Supplemental funding sought by OETA, courts, others
OETA, district courts and other agencies need money to get through fiscal year.
Six state agencies have submitted requests for supplemental funding totaling more than $32 million to help get through the current fiscal year that ends June 30.
The total would have been larger, but a request for $7.5 million to renovate Oklahoma's 90-year-old governor's mansion was withdrawn after Kevin Stitt was elected governor.
Built in 1928, the governor's mansion is showing its age with problems like rotting window sills, creaking floorboards and water infiltration issues. It is also in need of major updates to electrical, mechanical, plumbing and life safety infrastructure, officials said.
Donelle Harder, spokeswoman for Stitt, said the new governor was not involved in the previous funding request or bid and “has requested a new bid for the mansion to ensure we are being responsible with taxpayers' money.”
A new assessment of the property currently is being done to determine what improvements are needed, both short and long term, said Shelley Zumwalt, spokeswoman for the Office of Management and Enterprise Services. That's going to take time, so the supplemental request was dropped, she said.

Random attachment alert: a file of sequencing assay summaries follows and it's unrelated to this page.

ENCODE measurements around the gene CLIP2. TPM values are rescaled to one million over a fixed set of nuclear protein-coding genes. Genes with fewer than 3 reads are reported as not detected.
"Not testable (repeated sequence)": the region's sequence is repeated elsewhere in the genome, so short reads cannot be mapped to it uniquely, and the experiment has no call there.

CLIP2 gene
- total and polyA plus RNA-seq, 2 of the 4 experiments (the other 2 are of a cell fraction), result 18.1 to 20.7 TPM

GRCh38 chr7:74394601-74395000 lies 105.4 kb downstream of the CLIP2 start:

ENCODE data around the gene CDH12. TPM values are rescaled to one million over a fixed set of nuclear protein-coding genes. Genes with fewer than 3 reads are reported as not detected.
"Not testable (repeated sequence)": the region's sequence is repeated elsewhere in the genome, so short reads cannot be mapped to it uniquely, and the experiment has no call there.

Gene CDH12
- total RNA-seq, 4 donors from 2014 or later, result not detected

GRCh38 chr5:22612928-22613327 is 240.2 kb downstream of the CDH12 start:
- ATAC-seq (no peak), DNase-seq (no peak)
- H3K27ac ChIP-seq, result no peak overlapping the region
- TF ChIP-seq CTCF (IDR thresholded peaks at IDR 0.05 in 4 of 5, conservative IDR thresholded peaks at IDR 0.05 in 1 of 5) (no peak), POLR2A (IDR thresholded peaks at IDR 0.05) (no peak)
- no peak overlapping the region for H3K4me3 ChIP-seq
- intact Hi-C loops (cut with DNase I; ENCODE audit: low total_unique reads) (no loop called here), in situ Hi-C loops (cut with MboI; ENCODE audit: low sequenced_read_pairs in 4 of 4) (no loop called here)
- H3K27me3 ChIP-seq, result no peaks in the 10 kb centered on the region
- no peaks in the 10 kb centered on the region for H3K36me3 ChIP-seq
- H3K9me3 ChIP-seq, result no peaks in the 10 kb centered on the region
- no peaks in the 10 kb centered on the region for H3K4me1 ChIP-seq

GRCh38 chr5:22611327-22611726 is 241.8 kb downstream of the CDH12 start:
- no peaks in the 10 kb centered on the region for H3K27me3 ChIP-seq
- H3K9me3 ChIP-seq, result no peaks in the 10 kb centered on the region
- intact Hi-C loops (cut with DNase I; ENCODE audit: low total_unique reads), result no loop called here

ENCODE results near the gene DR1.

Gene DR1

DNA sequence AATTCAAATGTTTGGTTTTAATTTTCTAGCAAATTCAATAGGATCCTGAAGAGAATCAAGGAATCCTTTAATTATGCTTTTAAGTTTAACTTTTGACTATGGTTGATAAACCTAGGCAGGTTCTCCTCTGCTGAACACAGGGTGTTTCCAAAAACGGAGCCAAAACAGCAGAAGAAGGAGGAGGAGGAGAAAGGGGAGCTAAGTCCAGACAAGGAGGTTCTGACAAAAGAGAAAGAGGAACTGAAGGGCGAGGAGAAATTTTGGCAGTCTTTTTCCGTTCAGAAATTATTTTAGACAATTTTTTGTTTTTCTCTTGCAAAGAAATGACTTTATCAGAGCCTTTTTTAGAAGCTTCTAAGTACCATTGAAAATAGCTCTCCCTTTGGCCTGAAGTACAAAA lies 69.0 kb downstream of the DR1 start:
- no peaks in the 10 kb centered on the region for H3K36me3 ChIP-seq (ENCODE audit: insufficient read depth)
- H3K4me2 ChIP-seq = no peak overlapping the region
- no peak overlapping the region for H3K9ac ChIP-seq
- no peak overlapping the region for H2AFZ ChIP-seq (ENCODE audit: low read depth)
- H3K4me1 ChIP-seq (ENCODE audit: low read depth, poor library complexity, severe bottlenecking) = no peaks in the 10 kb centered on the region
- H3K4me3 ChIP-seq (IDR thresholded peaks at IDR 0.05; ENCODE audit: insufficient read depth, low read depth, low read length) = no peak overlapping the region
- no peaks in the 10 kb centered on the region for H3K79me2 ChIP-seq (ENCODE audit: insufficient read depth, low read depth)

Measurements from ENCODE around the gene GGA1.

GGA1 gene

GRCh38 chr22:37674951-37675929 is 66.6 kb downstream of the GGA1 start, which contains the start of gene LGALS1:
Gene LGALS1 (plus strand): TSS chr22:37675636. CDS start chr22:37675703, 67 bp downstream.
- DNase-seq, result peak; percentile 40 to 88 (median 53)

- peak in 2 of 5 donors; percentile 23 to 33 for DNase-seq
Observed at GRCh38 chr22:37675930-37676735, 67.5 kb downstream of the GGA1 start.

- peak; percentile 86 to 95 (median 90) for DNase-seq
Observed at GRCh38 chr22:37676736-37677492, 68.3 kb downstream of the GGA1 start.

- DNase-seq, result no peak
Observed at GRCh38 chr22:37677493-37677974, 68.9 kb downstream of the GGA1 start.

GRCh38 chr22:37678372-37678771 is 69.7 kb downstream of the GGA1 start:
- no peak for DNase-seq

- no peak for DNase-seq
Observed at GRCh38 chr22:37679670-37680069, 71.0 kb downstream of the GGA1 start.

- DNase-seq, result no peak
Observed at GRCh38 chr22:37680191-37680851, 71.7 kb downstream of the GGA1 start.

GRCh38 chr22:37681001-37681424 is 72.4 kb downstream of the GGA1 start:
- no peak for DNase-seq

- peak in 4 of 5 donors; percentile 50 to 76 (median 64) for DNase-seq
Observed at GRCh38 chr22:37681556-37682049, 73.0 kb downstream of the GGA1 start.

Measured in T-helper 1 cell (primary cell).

By far the largest remaining supplemental funding requests come from two agencies, the Office of Management and Enterprise Services (OMES) and Oklahoma Department of Career and Technology Education.
OMES is asking the Oklahoma Legislature to tap the state's reserve funds for $16.041 million to increase funding for the agency's information services division. The need for increased cybersecurity to prevent data breaches is one of the major reasons the agency cited for its request.
OMES also cited increased usage of the agency's informational technology services by various state agencies, insufficient rates charged for its services and a decrease in revenue available in the Joint Computer Enhancement Fund.
Meanwhile, the Department of Career and Technology Education is requesting $11.8